From Burton’s Anatomy of Melancholy: “So delightsome these toys are at first, they could spend days and nights without sleep, even whole years alone in such contemplations, and fantastical meditations, which are like unto dreams, and they will hardly be drawn from them, or willingly interrupt, so pleasant their vain conceits are, that they hinder their ordinary tasks or employment; these fantastical and bewitching thoughts so insinuate, possess, overcome, distract, and detain them, they cannot, I say, go about their more necessary business, stave off, or extricate themselves, but are ever musing, melancholizing, and carried along, as he (they say) that is led around about a heath with a Puck in the night, they run earnestly on in this labyrinth of anxious and solicitous melancholy meditations, and cannot well or willingly refrain, or easily leave off, w inding and unw inding themselves, as so many clocks, and still pleasing their humours, until at last the scene is turned upon a sudden, by some bad object, and they being now habituated to such vain meditations and solitary places, can endure no company, can ruminate of nothing but harsh and distasteful subjects.” (163)
The ambivalences of romance and its delightful, and suspect, “error” suggest a context fo r the period we now call Romantic. In the course of one of his essays, John Stuart Mill pauses to consider the difference between two of his century’s great figures, Jeremy Bentham and Samuel Taylor Coleridge, the man of enlightenment and the poet. The two are distinguished by what they led men to ask themselves with regard to any “ancient or received opinion.” Bentham, says Mill, would ask “ Is it true?,” Coleridge, “What is the meaning of it?” Bentham’s question presupposes the possibility of an answer “yes” or “no,” an axiom of logic which Aristotle termed the law of the excluded middle. Coleridge’s question, on the other hand, suspends such direct answering in favor of an exploration, a dilation of the space between the logician’s, or the pragmatist’s, Either-Or. (164)
In his essay Poetry Distinguished from other Writing, Oliver Goldsmith singled out the history of the term “hanging” or pendant from Virgil to Milton as the epitome of the figurative or picture-making power of poetry, […] Coleridge’s own description of this “suspension” comes in his account of the division of labor between him self and Wordsworth in the Lyrical Ballads: It was agreed that my endeavours should be directed to persons and characters supernatural or at least romantic; yet so as to transfer from our outward nature a human interest and a semblance of truth sufficient to procure for these shadows of imagination that willing suspension of disbelief for the moment, which constitutes poetic faith.” The familiarity of the passage obscures its menace; but the old ambivalence continues in the language of the description itself. The “willing suspension of disbelief” given to the shadows of imagination” has as its undertone the Gothic danger of a raptus or rape by these shadows, and the passage weighs heavily on its all-important qualifier, that such suspension is only “for the moment.” (165)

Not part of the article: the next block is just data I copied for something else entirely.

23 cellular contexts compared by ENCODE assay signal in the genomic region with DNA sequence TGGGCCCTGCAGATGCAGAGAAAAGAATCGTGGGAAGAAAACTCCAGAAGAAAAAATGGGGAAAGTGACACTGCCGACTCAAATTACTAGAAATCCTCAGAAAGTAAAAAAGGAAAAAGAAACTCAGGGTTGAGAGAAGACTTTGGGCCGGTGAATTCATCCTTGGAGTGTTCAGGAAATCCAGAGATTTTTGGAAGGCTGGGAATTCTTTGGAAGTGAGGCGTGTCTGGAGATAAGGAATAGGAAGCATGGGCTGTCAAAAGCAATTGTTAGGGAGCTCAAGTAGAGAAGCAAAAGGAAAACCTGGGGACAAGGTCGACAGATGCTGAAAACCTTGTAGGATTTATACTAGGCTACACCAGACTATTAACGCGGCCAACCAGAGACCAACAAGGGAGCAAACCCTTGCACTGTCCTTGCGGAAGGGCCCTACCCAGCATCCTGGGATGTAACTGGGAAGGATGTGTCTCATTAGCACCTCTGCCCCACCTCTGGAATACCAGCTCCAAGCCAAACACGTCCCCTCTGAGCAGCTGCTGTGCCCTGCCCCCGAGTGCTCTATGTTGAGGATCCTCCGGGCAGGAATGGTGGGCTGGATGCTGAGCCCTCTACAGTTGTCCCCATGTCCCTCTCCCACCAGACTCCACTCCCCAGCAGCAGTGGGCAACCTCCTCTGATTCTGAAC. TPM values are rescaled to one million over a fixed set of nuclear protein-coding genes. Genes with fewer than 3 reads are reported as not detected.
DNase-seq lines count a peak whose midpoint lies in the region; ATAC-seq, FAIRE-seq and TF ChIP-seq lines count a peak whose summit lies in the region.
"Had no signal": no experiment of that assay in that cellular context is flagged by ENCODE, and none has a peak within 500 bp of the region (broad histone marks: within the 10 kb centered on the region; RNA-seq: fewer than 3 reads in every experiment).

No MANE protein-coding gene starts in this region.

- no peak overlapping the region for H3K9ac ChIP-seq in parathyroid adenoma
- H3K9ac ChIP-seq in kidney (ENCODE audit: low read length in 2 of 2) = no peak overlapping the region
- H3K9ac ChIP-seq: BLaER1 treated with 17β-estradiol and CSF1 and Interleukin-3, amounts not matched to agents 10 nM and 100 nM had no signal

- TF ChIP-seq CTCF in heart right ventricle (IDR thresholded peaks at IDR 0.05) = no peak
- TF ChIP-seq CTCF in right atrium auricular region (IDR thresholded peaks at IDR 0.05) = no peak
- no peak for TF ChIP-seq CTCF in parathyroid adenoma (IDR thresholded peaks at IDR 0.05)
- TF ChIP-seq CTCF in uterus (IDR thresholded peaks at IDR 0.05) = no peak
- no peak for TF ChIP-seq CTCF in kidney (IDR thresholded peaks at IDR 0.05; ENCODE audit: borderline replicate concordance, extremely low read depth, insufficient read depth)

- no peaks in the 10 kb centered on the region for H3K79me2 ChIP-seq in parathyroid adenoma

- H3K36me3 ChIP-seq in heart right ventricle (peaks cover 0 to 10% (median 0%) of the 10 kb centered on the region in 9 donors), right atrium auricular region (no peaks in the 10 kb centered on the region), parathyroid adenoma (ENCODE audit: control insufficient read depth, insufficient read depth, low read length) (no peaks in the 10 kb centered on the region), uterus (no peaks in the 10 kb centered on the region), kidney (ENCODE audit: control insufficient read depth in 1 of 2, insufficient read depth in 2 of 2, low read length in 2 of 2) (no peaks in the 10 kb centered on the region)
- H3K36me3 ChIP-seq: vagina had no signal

Alright, this is sort of the overview before the real readings begin, that is, of Keats himself. I am not sure the listing of quotations is best, it would be better to actually write something that threads it all together. Keats does not fit any “purely developmental scheme,” the “characteristic fluidity or ambiguity of the verse” makes it difficult to “wrest” from it a “coherent philosophy or definitive conclusion,” his statements often seem to “look two ways at once” (167). He’s a bit of a “chameleon,” and you might even attribute to him some daoist wu wei. Yes, negative capability is an equivalent concept—and I enjoyed the moment when Parker brought out the etymology of “doubt,” which “retains its root sense of the ability to look two ways at once, of Janus as the threshold emblem of poetic surmise” (171). Here’s the actual, original Keats definition of negative capability:
I had not a dispute, but a disquisition with Dilke, on various subjects; several things dovetailed in my mind, & at once it struck me, what quality went to form a Man of Achievement especially in Literature & which Shakespeare posessed so enormously— I mean Negative Capability, that is when man is capable of being in uncertainties, Mysteries, doubts, without any irritable reaching after fact & reason—Coleridge, for instance, would let go by a fine isolated verisimilitude caught from the Penetralium of mystery, from being incapable of remaining content with half knowledge. (171)
Her discussion of doubt, and of “wise passivity over an impatient questing” follows this. Another nice quotation from Keats describes the mind as a “thoroughfare”: “to make up one’s mind about nothing—to let the mind be a thoroughfare for all thoughts,” and (now in Parker’s words) “to enjoy that absence of identity which Keats associates with Men of Genius over Men of Power.” I wonder if this terminology is Keats’s own? There’s no footnote on this sentence.